Japan is moving closer to commissioning a new U.S. Marine-like amphibious force that can better protect outlying islands in areas of potential conflict.
The creation of a Japanese version of U.S. Marines will be included in the National Defense Program Guidelines to be compiled in December, Defense Ministry sources said.
The amphibious force will be set up as early as fiscal 2015 to bolster the nation’s defensive capabilities for the Nansei Island chain, which includes the Senkaku Islands in the East China Sea.
Beijing also claims the isles, and Chinese aircraft and ships are now a common sight in the area.
The Defense Ministry says the unit will eventually number 3,000 active military personnel and will be tasked exclusively with defending outlying islands, acting as a deterrent against potential hostile forces.
However, the move could heighten tensions in East Asia because the new unit will give the Self-Defense Forces the capability to land on occupied islands and attack enemy forces.
The amphibious force will be created out of a 700-member infantry regiment that is currently part of the Ground SDF’s Western Army, which is charged with protecting remote islands. The regiment is based in Sasebo, Nagasaki Prefecture.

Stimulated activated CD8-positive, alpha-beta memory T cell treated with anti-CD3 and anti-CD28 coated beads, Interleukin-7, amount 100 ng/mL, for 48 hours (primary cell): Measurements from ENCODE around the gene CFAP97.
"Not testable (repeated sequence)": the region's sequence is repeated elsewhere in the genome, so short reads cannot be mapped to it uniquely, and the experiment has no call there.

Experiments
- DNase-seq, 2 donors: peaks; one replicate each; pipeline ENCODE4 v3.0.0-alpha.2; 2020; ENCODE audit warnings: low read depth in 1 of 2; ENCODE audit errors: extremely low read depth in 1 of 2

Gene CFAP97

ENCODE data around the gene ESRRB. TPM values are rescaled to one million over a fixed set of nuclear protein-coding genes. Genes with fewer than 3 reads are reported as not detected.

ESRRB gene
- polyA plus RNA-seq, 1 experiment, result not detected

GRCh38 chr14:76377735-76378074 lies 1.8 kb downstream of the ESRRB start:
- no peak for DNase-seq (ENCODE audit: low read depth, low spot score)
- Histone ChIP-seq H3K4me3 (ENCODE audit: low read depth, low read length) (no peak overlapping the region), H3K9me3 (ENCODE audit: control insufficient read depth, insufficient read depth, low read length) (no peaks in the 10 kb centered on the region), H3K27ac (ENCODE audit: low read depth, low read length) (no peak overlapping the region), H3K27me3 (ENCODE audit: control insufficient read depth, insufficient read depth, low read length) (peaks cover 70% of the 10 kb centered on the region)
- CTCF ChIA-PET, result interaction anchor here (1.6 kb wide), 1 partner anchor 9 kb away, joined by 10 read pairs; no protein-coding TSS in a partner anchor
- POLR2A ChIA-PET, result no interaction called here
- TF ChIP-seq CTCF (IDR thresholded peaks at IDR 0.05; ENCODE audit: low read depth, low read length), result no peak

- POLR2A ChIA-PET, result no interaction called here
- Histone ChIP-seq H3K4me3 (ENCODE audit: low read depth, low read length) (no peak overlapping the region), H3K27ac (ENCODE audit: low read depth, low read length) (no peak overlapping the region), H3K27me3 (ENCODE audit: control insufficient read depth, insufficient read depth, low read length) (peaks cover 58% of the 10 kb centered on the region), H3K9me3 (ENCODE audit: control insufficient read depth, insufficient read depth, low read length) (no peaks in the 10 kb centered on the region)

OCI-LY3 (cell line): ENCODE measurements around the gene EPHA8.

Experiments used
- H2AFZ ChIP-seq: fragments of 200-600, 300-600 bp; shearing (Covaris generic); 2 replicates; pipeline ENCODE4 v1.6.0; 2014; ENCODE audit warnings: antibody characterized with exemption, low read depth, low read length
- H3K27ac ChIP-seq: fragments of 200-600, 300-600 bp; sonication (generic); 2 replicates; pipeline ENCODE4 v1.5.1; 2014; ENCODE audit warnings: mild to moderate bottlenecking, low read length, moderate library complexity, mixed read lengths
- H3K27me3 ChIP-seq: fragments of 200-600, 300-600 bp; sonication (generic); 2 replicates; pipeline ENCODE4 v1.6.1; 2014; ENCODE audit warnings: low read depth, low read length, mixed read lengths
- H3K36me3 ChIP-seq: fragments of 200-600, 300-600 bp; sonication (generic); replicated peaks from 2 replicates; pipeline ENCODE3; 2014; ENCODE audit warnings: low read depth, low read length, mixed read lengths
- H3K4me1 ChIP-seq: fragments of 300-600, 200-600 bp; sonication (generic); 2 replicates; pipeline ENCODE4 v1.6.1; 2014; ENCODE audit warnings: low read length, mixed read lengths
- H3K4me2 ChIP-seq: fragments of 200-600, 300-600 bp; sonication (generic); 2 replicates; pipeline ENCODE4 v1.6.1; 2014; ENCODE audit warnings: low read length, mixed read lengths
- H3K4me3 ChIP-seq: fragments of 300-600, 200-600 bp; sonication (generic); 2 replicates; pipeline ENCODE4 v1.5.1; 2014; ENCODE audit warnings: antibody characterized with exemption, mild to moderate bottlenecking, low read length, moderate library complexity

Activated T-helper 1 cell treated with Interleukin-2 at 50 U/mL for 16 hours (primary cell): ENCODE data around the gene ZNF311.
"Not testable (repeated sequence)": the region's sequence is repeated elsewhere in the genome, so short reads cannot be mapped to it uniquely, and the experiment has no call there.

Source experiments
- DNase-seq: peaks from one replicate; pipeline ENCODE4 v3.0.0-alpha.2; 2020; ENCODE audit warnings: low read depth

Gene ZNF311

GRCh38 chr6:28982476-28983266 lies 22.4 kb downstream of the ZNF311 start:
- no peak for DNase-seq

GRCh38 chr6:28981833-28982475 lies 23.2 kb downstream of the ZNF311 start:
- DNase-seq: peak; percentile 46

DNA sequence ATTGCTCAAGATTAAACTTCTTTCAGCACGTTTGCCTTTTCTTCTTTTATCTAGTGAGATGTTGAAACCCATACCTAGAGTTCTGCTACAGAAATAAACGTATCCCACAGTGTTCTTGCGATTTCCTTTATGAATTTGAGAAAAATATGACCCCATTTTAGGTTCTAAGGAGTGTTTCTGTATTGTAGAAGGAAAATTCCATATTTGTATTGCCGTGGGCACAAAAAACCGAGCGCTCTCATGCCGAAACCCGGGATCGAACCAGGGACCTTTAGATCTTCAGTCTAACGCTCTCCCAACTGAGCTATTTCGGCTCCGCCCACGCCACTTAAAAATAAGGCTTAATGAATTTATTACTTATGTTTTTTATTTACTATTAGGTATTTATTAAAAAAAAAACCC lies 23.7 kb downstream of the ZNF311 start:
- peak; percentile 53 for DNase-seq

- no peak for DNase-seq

The Defense Ministry plans to set up a preparatory force of about 30 members in fiscal 2014 and operate six amphibious vehicles on a trial basis.
Four vehicles will be purchased in the current fiscal year, and the acquisition of the remaining two is planned for fiscal 2014.
The new amphibious force will eventually be garrisoned in several military bases, including Sasebo. The ministry is also considering deploying Osprey transport aircraft to those bases.
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